When working with flat files, encoding needs to be factored in right away to avoid issues down the line. UTF-8 (or UTF-16) is the de facto encoding that you hope to get. If the encoding is different, pay attention on how you load the file into R.
Let’s take the example of a file encoded as Windows-1252. Its content is displayed below using Notepad++. The editor does a pretty good job figuring out the encoding of the file. The encoding is displayed in the status bar while the
Encoding menu enables you to change the selected character set.
Beware of the default encoding
I work on Windows, and the Windows-1252 encoding is native to the platform:
Loading the CSV file from Windows with the
utils package appears to be a breeze:
However, once moving the code onto a Linux-environment, I got the following error:
Error in make.names(col.names, unique = TRUE) : invalid multibyte string 3
On Linux environments, the locale is usually UTF-8:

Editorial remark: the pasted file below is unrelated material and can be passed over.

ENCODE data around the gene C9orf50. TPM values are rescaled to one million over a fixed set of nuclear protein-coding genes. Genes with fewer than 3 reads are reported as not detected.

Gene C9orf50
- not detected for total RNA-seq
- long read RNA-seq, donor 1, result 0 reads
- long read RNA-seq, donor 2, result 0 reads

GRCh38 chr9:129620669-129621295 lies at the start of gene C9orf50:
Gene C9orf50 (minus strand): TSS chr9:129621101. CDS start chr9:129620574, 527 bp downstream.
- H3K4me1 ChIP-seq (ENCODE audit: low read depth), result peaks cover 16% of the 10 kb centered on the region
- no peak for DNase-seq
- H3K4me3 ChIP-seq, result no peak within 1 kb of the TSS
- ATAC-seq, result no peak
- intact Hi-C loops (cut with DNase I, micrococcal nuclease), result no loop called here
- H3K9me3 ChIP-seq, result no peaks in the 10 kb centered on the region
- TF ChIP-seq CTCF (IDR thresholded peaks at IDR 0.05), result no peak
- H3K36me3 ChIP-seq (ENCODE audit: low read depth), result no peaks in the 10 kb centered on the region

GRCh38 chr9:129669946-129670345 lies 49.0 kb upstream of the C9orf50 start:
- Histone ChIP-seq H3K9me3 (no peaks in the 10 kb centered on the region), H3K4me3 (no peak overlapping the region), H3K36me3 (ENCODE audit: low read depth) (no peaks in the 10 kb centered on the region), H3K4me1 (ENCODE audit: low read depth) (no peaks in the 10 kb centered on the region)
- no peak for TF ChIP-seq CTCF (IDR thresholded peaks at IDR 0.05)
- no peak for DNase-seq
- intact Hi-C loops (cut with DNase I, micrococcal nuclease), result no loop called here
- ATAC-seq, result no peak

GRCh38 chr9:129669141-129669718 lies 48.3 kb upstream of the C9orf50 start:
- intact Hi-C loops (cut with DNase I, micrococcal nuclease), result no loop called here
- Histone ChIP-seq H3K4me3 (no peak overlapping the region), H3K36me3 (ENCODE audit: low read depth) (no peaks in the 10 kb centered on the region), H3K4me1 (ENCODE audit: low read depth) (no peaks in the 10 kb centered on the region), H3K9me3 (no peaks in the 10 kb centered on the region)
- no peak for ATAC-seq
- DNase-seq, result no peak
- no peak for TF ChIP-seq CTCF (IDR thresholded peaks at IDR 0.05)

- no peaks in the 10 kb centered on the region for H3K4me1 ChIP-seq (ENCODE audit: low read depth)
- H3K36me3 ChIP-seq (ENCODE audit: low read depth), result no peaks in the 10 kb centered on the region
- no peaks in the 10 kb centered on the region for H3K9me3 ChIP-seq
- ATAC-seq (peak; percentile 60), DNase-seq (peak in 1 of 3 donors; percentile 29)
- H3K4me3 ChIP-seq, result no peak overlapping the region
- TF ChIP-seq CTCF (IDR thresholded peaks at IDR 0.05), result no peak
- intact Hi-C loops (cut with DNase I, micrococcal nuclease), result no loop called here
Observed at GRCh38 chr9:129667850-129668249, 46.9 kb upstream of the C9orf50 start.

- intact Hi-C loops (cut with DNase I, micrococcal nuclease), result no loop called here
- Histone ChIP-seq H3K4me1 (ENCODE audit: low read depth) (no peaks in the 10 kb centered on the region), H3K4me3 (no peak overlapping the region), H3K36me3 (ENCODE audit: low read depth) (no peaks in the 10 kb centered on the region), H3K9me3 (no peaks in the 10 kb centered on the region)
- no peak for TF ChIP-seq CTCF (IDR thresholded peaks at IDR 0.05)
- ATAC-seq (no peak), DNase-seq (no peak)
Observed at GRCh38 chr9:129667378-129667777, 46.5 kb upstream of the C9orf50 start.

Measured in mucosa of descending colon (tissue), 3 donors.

The file encoding needs therefore to be explicit as to ensure portability:
Note that the following code is equivalent:
read.csv2 uses by default the native encoding to load the CSV file.
If the default encoding varies from plateform to plateform, your code may not work unless you specify the type of encoding you want to have. For reproducible results, you may also want to refine the encoding used by default in our R session.
What about the
The readr package is becoming a favorite among the R community. By default, UFT-8 encoding is assumed (see
readr::default_locale()), leading to issues:
The locale is UTF-8 be default:
The encoding needs to be specified using the
- Do you use encoding other than UTF?
- If so, does the file just contains plain ASCII characters? Does it contains extended ASCII characters (such as é, õ)? Does it contains non-extended characters such as Þ?
- Verify the encoding using external tools (such as Notepad++ if on Windows)
- Alternatively, use
- In which environment do you expect to run the code? Windows? Linux? What is the locale of theses systems?
- Check the locale
- Check the supported encoding
- [Configure]((http://withr.me/configure-character-encoding-for-r-under-linux-and-windows/) character encoding if required.
- Check the locale
- Which package will you use to load the file?
- What is the default encoding used by these packages? (
- Finally, always specify the encoding being used to ensure greater portability of your code.